m07 - The Laplace Transform
1.1
2006/08/01 13:01:33.302 GMT-5
2006/09/16 22:44:17.777 GMT-5
C.
Sidney
Burrus
csb@rice.edu
C.
Sidney
Burrus
csb@rice.edu
Doug
Kochelek
kochelek@rice.edu
complex variable
Fourier Transform
Laplace Transform
The Laplace Transform can be viewed as a generalization of the Fourier Transform giving a function of a complex variable. The Laplace Transform converts a linear, constant coefficient differential equation into an algebraic equation
The Laplace Transform
The Laplace transform can be thought of as a generalization of the Fourier
transform in order to include a larger class of functions, to allow the use of
complex variable theory, to solve initial value differential equations, and to
give a tool for input-output description of linear systems. Its use in system
and signal analysis became popular in the 1950's and remains as the central
tool for much of continuous time system theory. The question of convergence
becomes still more complicated and depends on values of
s
used in the inverse transform which must be in a ``region of convergence"
(ROC).
Definition of the Laplace Transform
The definition of the Laplace transform (LT) of a real valued function defined
over all positive time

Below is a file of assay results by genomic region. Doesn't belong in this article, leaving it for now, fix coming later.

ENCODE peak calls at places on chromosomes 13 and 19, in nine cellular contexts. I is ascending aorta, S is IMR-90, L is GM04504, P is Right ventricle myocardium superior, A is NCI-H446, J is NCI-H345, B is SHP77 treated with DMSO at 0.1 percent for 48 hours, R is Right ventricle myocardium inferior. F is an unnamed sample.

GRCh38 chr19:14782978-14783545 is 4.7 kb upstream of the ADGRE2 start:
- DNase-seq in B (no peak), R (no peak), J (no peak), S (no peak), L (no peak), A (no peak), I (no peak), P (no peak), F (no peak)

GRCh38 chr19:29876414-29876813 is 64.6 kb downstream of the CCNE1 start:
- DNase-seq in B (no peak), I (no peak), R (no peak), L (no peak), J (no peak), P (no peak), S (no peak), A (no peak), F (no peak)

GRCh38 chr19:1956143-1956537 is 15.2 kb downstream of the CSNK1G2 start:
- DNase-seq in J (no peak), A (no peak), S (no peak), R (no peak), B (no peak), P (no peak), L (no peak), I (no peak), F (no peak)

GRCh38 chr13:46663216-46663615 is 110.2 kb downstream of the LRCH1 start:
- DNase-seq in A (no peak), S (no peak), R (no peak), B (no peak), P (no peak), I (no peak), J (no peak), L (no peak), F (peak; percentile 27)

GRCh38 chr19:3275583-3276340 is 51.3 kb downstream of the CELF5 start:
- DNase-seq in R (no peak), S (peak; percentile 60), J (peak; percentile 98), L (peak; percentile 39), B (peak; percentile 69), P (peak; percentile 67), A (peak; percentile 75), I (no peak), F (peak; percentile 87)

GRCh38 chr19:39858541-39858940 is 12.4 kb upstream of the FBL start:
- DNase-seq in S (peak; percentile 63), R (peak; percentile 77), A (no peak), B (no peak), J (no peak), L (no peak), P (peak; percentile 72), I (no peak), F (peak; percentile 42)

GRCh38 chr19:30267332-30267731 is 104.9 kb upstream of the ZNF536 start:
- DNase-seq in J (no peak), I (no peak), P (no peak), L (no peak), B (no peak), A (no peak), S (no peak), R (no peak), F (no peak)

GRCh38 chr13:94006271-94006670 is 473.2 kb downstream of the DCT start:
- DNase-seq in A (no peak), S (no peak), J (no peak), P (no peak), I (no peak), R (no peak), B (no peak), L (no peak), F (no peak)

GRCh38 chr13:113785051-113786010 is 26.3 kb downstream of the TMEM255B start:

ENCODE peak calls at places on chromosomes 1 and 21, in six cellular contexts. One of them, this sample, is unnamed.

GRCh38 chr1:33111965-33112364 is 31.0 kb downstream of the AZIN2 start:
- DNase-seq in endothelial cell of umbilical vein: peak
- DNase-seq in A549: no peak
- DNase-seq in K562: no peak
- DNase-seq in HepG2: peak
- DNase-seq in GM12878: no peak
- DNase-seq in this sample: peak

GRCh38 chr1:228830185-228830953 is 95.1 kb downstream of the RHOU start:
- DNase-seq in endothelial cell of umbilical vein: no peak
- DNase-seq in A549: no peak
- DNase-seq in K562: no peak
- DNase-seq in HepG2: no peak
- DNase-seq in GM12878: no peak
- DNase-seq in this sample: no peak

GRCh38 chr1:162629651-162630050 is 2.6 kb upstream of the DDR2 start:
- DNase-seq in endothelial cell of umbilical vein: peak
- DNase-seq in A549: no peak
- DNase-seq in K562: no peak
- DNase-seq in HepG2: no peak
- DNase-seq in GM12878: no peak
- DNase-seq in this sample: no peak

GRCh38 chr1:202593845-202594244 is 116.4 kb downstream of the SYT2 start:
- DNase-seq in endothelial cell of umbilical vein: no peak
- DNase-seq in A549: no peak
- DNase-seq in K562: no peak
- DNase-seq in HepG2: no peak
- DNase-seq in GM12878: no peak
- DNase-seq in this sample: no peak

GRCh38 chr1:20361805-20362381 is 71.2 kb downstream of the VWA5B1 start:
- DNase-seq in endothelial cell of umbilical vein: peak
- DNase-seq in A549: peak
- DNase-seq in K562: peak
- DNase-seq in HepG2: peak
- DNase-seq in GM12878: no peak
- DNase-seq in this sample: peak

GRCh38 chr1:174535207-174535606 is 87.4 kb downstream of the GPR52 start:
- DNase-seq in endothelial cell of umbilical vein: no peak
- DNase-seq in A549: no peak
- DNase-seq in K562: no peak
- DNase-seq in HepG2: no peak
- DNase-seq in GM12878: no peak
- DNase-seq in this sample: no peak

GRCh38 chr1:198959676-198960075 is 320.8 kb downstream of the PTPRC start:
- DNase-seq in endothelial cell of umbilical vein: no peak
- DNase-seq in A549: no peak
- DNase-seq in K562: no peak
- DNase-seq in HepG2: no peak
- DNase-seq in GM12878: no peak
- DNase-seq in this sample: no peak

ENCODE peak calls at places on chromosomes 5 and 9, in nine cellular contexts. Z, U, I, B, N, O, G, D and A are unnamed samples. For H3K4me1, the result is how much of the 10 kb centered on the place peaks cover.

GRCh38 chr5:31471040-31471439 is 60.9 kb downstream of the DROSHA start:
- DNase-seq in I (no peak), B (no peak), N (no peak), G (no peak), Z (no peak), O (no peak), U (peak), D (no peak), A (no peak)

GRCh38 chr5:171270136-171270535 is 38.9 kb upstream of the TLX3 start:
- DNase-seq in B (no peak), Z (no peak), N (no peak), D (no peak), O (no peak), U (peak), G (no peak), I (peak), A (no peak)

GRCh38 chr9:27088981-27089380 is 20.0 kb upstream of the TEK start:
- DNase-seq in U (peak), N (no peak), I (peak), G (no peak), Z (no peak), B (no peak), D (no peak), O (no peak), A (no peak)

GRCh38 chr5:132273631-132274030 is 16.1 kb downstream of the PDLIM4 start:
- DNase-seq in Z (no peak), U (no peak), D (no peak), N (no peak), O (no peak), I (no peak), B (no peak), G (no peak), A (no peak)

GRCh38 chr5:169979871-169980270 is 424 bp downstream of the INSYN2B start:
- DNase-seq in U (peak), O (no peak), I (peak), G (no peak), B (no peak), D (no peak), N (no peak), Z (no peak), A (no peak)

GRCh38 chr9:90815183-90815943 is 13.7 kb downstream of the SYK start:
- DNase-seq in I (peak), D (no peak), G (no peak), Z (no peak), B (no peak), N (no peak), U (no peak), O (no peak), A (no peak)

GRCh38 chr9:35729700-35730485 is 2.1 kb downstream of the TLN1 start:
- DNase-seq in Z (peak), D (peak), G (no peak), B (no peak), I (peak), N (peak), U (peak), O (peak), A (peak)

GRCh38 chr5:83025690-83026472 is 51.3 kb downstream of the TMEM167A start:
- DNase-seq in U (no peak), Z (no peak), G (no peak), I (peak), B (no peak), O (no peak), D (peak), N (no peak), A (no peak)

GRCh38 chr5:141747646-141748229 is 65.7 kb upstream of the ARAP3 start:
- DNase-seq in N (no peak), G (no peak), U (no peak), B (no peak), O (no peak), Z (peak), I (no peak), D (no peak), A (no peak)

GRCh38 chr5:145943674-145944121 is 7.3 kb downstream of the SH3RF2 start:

t
is
F
(
s
)
=
∫
−
∞
∞
f
(
t
)
e
−
s
t
ⅆ
t
and the inverse transform (ILT) is given by the complex contour integral
f
(
t
)
=
1
2
π
j
∫
c
−
j
∞
c
+
j
∞
F
(
s
)
e
s
t
ⅆ
s
where
s
=
σ
+
j
ω
is a complex variable and the path of integration for the ILT must be in the
region of the
s
plane where the Laplace transform integral converges. This definition is often
called the bilateral Laplace transform to distinguish it from the unilateral
transform (ULT) which is defined with zero as the lower limit of the forward
transform integral
(). Unless stated
otherwise, we will be using the bilateral transform.
Notice that the Laplace transform becomes the Fourier transform on the
imaginary axis, for
s
=
j
ω
.
If the ROC includes the
j
ω
axis, the Fourier transform exists but if it does not, only the Laplace
transform of the function exists.
There is a considerable literature on the Laplace transform and its use in
continuous-time system theory. We will develop most of these ideas for the
discrete-time system in terms of the z-transform later in this chapter and
will only briefly consider only the more important properties here.
The unilateral Laplace transform cannot be used if useful parts of the signal
exists for negative time. It does not reduce to the Fourier transform for
signals that exist for negative time, but if the negative time part of a
signal can be neglected, the unilateral transform will converge for a much
larger class of function that the bilateral transform will. It also makes the
solution of initial condition differential equations much easier.
Examples can be found in
and are similar to those of the z-transform presented later in these notes.
Indeed, note the parallals and differences in the Fourier series, Fourier
transform, and Z-transform.
A. Papoulis
The Fourier Integral and Its Applications
McGraw-Hill
1962
R. N. Bracewell
The Fourier Transform and Its Applications
McGraw-Hill
1985
New York
Third